I’ve been itching to tell you about this for months, ever since Matt last put me up for the night at Hotel Webb and gave me a sneak preview. The other half of the ever-inspirational Schulze & Webb has published the results of his Bendy Maps research and the finished product is even more beautiful and game-changing than I ever imagined.

“Imagine a person standing at a street corner. The projection begins with a three-dimensional representation of the immediate environment. Close buildings are represented normally, and the viewer himself is shown in the third person, exactly where she stands.

As the model bends from sideways to top-down in a smooth join, more distant parts of the city are revealed in plan view. The projection connects the viewer’s local environment to remote destinations normally out of sight.”

A map projection that simultaneously places you in your current location and future destination, it offers all the potency of well understood mental wayfinding devices and imagery in one single drawing. The potential, as both a drawing technique for urban design proposals as well as real-time guide for travellers, is huge.

Those well understood devices of course include references to ancient, seminal texts such as Lynchian ideas of nodes, boundaries and paths etc., but in the title of the project itself – ‘Here & There’ – lies another connection to the world of mid-20th century urban design theory explored here in past entries: Gordon Cullen’s Townscape.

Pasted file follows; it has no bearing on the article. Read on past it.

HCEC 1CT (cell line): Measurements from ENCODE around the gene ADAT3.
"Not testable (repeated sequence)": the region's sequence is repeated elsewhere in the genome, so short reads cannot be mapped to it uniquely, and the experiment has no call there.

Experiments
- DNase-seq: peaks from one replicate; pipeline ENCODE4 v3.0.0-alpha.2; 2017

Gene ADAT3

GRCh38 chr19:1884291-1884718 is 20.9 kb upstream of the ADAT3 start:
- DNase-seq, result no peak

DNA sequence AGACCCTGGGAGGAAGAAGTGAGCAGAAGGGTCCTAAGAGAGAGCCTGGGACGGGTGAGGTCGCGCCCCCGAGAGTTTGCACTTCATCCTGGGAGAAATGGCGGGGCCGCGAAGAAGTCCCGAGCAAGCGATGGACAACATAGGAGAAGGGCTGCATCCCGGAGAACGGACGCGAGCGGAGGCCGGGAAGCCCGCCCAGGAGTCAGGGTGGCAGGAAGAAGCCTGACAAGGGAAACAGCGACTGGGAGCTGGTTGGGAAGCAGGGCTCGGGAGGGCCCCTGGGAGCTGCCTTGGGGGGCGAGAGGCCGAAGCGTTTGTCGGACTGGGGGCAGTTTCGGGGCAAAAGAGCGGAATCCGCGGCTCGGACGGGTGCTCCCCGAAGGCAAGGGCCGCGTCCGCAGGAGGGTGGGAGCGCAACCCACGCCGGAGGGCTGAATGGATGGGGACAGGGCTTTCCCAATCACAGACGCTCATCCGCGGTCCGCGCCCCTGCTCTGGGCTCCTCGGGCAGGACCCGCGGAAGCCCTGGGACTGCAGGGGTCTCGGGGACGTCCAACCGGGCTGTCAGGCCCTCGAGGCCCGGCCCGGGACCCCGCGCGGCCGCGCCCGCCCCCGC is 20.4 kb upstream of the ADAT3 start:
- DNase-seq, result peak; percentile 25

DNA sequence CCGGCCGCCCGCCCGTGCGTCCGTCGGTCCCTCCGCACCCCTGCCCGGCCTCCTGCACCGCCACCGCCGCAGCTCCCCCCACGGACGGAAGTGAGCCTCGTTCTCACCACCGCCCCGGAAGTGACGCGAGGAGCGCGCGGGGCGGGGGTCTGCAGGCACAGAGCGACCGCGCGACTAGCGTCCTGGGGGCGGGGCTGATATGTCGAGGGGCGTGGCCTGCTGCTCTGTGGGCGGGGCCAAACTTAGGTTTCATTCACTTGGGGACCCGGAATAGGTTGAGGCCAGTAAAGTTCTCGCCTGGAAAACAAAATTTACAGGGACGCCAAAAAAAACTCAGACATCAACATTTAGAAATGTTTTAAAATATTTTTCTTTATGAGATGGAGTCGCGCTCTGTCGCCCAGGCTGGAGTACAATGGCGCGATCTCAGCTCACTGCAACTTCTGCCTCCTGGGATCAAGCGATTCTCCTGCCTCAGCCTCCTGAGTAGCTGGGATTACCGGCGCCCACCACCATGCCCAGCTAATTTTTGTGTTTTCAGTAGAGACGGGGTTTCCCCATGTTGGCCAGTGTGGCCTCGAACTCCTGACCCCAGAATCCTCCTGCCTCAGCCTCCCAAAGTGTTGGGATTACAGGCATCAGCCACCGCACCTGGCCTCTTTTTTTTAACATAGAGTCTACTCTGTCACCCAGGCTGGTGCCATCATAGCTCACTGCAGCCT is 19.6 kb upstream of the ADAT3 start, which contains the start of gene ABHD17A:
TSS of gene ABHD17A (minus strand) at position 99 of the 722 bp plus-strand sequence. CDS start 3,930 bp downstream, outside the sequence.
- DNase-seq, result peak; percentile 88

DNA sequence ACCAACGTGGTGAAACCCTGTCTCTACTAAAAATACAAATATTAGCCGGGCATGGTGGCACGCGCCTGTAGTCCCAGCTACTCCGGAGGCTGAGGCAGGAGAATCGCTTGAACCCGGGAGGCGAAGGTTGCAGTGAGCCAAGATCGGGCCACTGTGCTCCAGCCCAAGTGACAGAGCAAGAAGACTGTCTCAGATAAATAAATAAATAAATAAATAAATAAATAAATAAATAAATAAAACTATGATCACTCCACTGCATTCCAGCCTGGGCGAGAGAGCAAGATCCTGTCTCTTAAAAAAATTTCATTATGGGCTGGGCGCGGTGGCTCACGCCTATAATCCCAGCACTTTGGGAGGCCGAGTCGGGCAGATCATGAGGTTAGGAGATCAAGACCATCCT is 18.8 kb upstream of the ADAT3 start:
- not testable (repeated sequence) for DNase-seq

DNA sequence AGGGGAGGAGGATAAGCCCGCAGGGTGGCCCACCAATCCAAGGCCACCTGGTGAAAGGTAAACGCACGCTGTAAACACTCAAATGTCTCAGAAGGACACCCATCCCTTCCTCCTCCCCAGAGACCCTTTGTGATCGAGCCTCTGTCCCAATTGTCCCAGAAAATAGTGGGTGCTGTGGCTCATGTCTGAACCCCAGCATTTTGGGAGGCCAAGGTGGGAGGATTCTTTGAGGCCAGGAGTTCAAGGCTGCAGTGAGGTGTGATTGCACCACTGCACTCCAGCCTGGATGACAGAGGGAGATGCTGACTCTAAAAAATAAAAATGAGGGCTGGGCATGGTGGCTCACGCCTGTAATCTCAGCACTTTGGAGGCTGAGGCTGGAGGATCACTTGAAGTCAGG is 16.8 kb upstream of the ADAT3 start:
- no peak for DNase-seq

From our previous entry:

“Place…is concerned with our reactions to the position of our body in the environment. This is as simple as it appears to be. It means, for instance, that when you go into a room you utter to yourself the unspoken words ‘I am outside IT, I am entering IT, I am in the middle of IT’. At this level of conciousness we are dealing with a range of experience stemming from the major impacts of exposure and enclosure.

Arising out of this sense of identity or sympathy with the environment … we discover that no sooner do we postulate a HERE than automatically we must create a THERE, for you cannot have one without the other. Some of the greatest townscape effects are created by a skillful relationship between the two…”

Which you may remember was followed by a some other examples supported by the imagery in Chuck Jones’ Pepe Le Pew cartoons.

You can read more about bendy maps on the S&W blog and order your own copy on the official project page or read more about it in this month’s Wired UK. I’ll certainly be ordering a copy for my wall, but as beautiful as it is I still can’t help dreaming about a version rendered like a letratone covered Cullen sketch or Chuck Jones animation cell.